Requirement and duration of oxygen therapy, ICU admission, mechanical ventilation and total length of hospital stay are shown in table 1. Fifty-nine (34%) patients admitted with pH1N1 required oxygen supplementation. Thirty-two (18%) children with pH1N1 required admission to ICU and of these, 18 (56%) required mechanical ventilation. There was no difference in ICU admission or need for mechanical ventilation between pH1N1 and seasonal influenza A. More children admitted during the first wave required oxygen than those admitted during the second wave (47% vs 28%, p=0.01). When examining only children who did not receive antiviral therapy, the difference in oxygen use between waves 1 and 2 remained significant (48% vs 19%, p=0.03). None of the patients with pH1N1 died.
Clinical and laboratory characteristics
Most pH1N1 cases presented with fever and cough. More than one-third had gastrointestinal symptoms (table 2). The laboratory results of children admitted with pH1N1 are shown in table 3. Four patients had positive blood cultures during their admission (Streptococcus pneumoniae (two patients), Viridans group Streptococcus (one patient), Pseudomonas aeruginosa (one patient)).
Children with pH1N1 compared to those with seasonal influenza A were more likely to have a history of asthma (15% vs 5%, p<0.01); however, there was no difference in the severity of asthma between the two groups (table 4). Cardiac disease (11% vs 4%, p=0.02) and age under 2 years with no other risk factors (18% vs 9%, p=0.02) were more common in children hospitalised with seasonal influenza A. In patients requiring intensive care, history of asthma was more common in pH1N1 than in seasonal influenza A; however, this difference did not reach statistical significance (19% vs 3%, p=0.10). In a multivariable analysis including obesity, age category and asthma, both age ≥5 (with age <2 as reference) (OR 2.87, 95% CI 1.60 to 5.16) and history of asthma (OR 4.59, 95% CI 1.42 to 14.81) were more common as risk factors in admitted children with pH1N1 compared to seasonal influenza A. In the same analysis but using age as a continuous rather than categorical variable, asthma remained more common as a risk factor in pH1N1 (OR 8.77, 95% CI 1.85 to 41.52). Table 5 displays multivariable logistic regression analyses for predictors of ICU admission with pH1N1 and with seasonal influenza A infection. In multivariable models including obesity, age category and underlying asthma as independent variables, asthma was a significant predictor of the need for intensive care with pH1N1 infection (OR 4.56, 95% CI 1.16 to 17.89) but not with seasonal influenza A infection. When the multivariable models included age as a continuous instead of categorical variable, underlying asthma remained a significant predictor of the need for ICU care with pH1N1 infection (OR 5.22, 95% CI 1.23 to 22.08). In children with asthma, 29% of those with pH1N1 versus 33% of those with seasonal influenza A presented with acute wheeze (p=0.81). In children without underlying asthma, there was no difference in presentation with acute wheeze in those with pH1N1 (15%) and those with seasonal influenza A (12%) (p=0.51).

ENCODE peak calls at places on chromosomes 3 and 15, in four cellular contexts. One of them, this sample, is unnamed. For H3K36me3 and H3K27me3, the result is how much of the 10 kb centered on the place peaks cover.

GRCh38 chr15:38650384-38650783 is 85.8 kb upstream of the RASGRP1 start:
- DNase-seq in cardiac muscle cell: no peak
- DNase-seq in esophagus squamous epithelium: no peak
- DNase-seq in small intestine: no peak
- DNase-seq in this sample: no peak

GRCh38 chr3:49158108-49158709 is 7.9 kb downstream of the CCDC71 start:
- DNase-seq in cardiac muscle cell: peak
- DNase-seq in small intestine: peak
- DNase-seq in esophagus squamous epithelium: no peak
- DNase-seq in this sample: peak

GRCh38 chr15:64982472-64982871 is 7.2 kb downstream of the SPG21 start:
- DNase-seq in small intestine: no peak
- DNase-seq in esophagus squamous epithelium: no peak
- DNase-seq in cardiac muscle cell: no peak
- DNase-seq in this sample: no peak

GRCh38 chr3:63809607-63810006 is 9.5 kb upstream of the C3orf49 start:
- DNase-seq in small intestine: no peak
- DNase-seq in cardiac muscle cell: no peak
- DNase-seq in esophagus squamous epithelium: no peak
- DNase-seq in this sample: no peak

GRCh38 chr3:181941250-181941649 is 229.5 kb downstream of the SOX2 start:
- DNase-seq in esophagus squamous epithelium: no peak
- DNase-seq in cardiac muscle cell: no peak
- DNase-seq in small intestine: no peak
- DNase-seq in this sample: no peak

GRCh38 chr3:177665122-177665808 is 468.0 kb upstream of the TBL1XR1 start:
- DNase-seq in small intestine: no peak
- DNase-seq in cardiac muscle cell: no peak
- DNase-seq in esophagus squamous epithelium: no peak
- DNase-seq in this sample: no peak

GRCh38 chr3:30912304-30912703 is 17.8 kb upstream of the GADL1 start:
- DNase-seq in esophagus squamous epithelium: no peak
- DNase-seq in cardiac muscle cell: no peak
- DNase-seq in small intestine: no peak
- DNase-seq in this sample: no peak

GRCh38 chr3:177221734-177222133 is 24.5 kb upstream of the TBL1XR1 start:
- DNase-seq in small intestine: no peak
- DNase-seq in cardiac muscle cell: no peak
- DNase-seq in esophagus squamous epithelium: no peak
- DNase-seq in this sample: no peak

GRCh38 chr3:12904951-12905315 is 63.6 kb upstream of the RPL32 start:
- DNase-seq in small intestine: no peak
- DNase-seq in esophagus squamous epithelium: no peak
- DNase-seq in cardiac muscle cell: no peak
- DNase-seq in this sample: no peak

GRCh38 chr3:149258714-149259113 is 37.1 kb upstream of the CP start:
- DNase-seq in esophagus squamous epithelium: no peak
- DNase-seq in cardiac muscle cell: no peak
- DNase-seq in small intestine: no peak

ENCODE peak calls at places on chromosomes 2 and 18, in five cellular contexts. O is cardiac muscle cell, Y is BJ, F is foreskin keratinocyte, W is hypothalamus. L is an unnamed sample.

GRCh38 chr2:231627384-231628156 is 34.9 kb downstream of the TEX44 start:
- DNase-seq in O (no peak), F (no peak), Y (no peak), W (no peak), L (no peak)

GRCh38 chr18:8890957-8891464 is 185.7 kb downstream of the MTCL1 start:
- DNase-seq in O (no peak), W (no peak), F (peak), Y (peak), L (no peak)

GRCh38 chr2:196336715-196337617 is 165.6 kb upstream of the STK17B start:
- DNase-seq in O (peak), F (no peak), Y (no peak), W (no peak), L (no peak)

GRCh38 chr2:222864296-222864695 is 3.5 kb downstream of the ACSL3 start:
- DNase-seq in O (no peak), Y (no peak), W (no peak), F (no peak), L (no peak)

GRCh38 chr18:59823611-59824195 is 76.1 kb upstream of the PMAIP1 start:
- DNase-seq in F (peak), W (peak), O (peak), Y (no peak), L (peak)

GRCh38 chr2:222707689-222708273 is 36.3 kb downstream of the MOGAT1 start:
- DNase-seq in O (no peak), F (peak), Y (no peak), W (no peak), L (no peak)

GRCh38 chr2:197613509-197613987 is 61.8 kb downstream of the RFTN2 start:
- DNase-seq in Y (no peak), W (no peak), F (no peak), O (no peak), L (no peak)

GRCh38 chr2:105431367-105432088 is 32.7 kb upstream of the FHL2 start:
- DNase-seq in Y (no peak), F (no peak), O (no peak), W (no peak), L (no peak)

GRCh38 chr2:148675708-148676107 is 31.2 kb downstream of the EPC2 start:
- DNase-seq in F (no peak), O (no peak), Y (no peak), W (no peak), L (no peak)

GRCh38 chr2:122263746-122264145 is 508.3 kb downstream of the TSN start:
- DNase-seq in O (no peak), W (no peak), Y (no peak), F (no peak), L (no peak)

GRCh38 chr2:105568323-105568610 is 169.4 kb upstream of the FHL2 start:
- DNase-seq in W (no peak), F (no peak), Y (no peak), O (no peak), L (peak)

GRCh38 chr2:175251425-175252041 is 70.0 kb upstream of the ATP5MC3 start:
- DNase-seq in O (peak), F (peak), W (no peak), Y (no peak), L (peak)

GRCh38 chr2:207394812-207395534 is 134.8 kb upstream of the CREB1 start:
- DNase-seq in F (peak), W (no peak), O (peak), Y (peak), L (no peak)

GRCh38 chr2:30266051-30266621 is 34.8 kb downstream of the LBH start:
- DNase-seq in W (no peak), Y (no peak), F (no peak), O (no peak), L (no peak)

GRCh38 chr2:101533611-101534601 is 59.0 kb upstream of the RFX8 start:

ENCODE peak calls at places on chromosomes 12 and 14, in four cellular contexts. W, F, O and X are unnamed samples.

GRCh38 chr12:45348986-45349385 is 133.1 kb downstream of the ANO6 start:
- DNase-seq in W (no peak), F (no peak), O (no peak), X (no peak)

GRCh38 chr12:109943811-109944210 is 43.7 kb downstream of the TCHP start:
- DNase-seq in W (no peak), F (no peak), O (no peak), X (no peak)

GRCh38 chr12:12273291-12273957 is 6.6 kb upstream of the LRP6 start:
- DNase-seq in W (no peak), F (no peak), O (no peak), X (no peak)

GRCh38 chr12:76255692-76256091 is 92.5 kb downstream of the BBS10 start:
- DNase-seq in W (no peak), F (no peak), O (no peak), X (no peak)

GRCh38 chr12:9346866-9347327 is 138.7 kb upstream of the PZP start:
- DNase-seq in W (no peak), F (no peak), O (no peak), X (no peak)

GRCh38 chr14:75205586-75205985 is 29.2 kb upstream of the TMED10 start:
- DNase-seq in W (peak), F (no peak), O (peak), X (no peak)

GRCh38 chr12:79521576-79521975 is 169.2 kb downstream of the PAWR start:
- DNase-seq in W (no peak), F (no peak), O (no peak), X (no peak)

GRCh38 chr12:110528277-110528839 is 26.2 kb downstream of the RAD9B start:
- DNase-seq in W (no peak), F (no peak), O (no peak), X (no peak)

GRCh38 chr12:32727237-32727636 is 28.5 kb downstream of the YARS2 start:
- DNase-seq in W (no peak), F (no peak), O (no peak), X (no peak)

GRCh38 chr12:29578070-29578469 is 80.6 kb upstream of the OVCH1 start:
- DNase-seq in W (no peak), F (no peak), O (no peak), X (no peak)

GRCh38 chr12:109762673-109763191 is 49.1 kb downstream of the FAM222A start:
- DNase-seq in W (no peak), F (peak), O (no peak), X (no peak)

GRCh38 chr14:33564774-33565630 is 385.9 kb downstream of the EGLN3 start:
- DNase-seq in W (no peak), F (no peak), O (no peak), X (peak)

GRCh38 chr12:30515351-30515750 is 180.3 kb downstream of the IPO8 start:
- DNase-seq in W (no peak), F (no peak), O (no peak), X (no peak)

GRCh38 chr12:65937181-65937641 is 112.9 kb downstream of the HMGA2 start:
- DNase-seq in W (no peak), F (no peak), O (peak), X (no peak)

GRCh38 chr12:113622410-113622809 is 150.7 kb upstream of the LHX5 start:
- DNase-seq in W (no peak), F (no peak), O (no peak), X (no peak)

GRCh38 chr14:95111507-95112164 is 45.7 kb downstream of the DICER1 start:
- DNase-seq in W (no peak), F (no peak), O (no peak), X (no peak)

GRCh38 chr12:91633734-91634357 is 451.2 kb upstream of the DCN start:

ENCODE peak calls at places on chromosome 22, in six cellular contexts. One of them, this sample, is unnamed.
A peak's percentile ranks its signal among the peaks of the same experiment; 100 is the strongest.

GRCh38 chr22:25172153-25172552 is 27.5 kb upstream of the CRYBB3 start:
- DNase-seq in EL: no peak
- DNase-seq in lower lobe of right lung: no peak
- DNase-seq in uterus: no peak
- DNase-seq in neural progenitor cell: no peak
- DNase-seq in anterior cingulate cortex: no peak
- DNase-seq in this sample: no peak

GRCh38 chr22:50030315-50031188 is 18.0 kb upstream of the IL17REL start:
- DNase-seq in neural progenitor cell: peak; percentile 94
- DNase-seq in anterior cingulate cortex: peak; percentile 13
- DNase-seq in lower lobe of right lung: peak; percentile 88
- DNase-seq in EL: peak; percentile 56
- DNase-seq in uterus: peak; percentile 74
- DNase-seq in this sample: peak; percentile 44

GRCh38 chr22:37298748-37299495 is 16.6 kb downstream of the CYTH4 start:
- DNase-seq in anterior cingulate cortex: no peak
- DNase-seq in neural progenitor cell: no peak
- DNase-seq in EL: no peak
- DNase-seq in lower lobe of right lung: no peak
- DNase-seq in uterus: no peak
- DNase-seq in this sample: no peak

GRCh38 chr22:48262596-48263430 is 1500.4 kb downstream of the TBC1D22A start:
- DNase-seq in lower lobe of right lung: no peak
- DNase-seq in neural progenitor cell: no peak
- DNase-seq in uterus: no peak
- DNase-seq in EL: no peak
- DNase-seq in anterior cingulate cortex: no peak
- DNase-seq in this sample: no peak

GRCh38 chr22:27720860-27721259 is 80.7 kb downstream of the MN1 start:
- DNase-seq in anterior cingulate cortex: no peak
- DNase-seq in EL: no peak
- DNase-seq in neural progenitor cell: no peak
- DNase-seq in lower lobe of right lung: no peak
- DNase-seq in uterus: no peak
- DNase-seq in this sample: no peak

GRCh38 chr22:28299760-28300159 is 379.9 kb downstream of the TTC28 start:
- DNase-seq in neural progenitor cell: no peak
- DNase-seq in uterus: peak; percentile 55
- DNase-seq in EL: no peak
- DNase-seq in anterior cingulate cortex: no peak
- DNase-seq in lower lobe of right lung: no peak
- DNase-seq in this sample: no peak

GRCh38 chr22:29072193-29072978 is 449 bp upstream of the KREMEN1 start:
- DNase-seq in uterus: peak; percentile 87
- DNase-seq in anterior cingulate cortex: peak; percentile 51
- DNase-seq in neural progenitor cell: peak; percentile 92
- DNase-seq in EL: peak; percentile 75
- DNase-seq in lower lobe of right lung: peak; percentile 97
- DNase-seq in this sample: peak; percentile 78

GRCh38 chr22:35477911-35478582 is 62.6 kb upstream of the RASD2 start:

Diagnosis and management
At our institution, seasonal influenza was diagnosed by DFA supplemented with viral culture, whereas cases positive by DFA for pH1N1 required confirmation by PCR. To assess the potential impact of differing diagnostic methods, we re-analysed all cases restricting solely to those positive by DFA. The only changes from the previously presented results were that the length of stay in hospital was longer in seasonal influenza A (median 3.5 vs 3 days, p=0.03) and that underlying chronic lung disease (excluding asthma) was no longer significantly more common in those admitted to ICU with seasonal influenza A (p=0.09).
Children with pH1N1 were more likely to receive antiviral therapy (61% vs 8%, p<0.01). There were significant changes in how pH1N1 was managed between waves; 19% of children received antiviral therapy during wave 1 compared to 82% in wave 2 (p<0.01). However, when comparing all children with pH1N1 who received antiviral therapy to those who did not, there were no significant differences in the need for ICU admission (22% vs 14%, p=0.07), mechanical ventilation (14% vs 8%, p=0.08) or length of stay in hospital (median duration 3 vs 3 days, p=0.68). To test if sicker children received antiviral therapy, we compared all available Canadian Triage and Acuity Scores,13 a standardised measure of disease acuity, between patients with pH1N1 who did (n=65) and did not (n=42) receive antiviral therapy and did not find a significant difference between the two groups (p=0.70).